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THQ Outlines Financial Fallout of Ending UFC Deal

Company expects to spend $1.1 million on severance packages.

With UFC locked up, EA has exclusivity over yet another sport.
With UFC locked up, EA has exclusivity over yet another sport.

When UFC president Dana White stepped on stage at Electronic ArtsE3 press conference, an email from THQ appeared in my inbox announcing THQ had transfered the license to EA.

In an SEC filing this morning, THQ disclosed another UFC game was in development at the company, and by moving the license to EA, it would result in the closure of THQ San Diego.

In actuality, we learned about THQ San Diego’s closure during E3--it was completely and tragically lost in the shuffle.

The publisher expects to spend $1.1 million on severance packages, $1.3 million on charges associated to the facilities housing the developer and another $0.5 million “related to long-lived assets.”

THQ did not make it clear why it decided to transfer the license, but it’s pretty clear: UFC Undisputed 3 was a disappointing seller. In order to save its business, THQ is focused on making money, and UFC Undisputed 3 sold less than last year’s game, UFC Undisputed 2010. THQ did not disclose sales numbers for UFC Undisputed 3.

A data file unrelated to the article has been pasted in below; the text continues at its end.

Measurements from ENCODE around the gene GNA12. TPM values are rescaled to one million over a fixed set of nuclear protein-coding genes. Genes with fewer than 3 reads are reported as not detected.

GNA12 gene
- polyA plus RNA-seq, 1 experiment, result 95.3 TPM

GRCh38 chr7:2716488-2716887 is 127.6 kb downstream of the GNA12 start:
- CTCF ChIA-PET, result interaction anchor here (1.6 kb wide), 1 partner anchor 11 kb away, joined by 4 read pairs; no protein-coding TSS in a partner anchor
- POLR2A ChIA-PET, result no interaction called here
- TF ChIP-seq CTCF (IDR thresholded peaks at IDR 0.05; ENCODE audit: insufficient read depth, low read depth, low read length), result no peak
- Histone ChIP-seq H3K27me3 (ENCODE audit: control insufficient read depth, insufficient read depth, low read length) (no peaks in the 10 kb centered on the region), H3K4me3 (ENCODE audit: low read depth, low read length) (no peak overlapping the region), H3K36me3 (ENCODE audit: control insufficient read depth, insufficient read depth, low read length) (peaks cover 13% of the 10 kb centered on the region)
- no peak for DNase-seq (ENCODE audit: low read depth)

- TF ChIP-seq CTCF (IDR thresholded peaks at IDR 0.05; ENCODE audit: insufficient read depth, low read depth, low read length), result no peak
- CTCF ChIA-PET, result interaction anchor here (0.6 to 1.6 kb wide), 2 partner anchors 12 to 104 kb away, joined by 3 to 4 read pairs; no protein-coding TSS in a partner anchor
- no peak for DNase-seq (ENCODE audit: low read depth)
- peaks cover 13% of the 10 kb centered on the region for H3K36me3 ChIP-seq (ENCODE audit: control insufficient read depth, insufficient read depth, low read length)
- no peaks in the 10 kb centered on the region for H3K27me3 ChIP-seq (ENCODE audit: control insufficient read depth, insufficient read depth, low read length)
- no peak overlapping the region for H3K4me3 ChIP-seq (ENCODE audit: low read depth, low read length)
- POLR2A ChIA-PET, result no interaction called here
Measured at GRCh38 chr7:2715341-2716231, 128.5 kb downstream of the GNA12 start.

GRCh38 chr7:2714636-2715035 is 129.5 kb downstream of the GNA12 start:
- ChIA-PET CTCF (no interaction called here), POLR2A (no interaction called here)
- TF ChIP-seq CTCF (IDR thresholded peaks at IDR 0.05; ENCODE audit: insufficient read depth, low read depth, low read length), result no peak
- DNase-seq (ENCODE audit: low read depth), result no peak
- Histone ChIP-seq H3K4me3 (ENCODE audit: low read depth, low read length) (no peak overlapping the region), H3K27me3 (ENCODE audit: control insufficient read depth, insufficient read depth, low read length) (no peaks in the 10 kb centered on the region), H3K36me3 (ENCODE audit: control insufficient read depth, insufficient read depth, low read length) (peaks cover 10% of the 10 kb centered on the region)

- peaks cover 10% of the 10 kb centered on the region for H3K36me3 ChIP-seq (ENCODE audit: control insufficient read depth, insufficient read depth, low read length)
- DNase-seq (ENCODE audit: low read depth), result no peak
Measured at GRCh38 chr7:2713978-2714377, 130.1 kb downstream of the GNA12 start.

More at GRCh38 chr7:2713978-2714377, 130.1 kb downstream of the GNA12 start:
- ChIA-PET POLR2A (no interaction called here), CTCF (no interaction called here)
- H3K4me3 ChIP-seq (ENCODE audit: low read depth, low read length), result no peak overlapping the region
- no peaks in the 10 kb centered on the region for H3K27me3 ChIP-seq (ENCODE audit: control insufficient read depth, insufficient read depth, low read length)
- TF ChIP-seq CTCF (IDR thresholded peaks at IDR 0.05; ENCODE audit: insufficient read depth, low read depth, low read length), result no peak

The relationship between the UFC and EA was not always rosy. When EA decided to get into the genre with its own MMA game, there were rumors White would ban athletes who signed to appear in EA’s game. That never happened, but White wasn’t at a loss for words when asked what he thought about the situation.

“I went to EA Sports,” he said to Yahoo! Sports back in 2009. “Know what EA Sports said? ‘It’s not a sport. This isn’t a sport. We would never get involved in something like this.’ We come out with a video game and now they want to come out with a video game? (Expletive) you.”

Patrick Klepek on Google+